also many thin girls who for a huge muscular boyfriend. In that way they tend to
complement each other, but they also contribute to a cementing traditional gender
stereotypes.
The disciplined training activity and the lack of sexual confrontations in the gym
could be interpreted in terms of the necessesity of upholding certain norms and
taboos, regulating the contact between men and women in a place where people are
preoccupied with their half-naked bodies. This does not mean, however, that there
is a lack of gazes and attempts at flirtation.
In one of ’our’ gyms, the young women had to pass through what could be called
the male territory in order to arrive at the aerobics local. While the young women
walked through the male space, they were bombarded with gazes from the men. This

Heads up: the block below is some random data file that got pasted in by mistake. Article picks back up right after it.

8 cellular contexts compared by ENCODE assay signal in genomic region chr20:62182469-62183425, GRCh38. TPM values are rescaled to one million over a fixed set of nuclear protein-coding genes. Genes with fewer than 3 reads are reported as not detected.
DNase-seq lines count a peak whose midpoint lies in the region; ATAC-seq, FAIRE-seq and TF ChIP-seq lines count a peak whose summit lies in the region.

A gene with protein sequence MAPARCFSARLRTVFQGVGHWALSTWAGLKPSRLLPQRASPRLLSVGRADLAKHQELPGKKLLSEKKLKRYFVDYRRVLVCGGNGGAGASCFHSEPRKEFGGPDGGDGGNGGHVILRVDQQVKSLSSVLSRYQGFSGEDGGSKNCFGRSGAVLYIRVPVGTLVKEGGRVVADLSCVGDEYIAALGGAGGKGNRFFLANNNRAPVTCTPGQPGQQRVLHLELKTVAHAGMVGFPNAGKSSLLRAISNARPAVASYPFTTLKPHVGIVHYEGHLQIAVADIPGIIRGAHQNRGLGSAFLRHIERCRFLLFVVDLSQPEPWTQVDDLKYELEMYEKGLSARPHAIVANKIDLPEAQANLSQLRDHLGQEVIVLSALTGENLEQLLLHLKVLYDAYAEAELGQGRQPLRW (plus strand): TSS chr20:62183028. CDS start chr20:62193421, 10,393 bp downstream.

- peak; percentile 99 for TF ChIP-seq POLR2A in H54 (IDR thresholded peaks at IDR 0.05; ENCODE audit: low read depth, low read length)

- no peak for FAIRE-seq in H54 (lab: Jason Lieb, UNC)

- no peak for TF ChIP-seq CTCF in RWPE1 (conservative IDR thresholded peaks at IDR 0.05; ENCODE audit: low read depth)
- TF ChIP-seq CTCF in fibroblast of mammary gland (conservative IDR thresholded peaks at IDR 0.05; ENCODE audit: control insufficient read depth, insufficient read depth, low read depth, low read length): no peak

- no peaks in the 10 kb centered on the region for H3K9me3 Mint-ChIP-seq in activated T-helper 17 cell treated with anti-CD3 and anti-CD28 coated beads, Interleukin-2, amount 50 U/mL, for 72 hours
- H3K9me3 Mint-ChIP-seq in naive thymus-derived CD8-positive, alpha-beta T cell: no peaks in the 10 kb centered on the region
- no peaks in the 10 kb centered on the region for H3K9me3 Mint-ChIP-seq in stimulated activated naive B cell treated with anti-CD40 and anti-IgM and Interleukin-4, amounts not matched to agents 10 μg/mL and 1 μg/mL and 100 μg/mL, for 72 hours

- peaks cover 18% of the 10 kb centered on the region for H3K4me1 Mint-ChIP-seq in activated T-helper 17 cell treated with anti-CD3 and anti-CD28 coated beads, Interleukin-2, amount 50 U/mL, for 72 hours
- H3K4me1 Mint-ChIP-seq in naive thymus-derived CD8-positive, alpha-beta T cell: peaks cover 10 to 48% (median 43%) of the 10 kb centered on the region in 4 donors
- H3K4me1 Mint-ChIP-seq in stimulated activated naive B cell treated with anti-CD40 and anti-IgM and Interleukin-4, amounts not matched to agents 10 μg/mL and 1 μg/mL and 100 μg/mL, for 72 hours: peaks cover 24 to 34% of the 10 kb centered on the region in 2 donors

led to different reactions among the women, some of them protected themselves with
large sweaters and tried to avoid looking in the direction of the men, others quite
enjoyed being looked at. The main part of the male public remained silent, but a few
also made some sexist remarks regarding the women’s bodies, such as ’nice tits’, ’fine
ass’ etc. A female aerobics instructor described this situation in the following way:

I am not particularly fond of this situation. Usually, I just walk straight forward, not meeting

anyone’s eyes.... The girls usually dislike this situation. They feel that the men looking at them are
critically evaluating their bodies.... Of course, it is sad that it has to be like this. In Stockholm they

38
even have gyms exclusively for women, so that you don’t have to be evaluated in this way (Karin
25 years old).

This particular situation couldbe understood in terms of the more general gender
order; the male gaze expresses the desire to dominate, and the different strategies